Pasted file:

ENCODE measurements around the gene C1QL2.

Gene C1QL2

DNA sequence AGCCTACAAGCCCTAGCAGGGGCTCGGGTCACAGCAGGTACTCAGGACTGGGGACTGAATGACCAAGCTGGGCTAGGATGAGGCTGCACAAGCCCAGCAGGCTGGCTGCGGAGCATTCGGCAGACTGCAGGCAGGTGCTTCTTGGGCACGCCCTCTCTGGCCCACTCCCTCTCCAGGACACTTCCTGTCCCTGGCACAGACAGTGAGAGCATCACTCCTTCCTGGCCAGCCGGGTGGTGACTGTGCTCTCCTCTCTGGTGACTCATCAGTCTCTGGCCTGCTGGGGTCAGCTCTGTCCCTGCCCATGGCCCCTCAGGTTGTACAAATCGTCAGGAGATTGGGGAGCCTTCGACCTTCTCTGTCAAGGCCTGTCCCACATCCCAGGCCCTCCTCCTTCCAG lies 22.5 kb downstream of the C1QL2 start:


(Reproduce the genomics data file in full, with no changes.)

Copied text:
ENCODE measurements around the gene C1QL2.

Gene C1QL2

DNA sequence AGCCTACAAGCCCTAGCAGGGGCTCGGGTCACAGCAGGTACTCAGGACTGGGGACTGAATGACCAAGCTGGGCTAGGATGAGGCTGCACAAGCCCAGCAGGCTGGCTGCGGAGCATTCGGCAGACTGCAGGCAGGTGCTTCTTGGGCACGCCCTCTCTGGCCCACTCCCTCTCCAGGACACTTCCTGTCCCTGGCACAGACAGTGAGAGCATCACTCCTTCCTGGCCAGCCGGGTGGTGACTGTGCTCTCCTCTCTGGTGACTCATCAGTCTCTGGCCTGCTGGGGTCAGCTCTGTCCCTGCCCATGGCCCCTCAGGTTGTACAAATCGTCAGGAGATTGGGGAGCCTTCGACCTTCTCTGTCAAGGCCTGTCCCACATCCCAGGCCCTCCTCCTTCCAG lies 22.5 kb downstream of the C1QL2 start: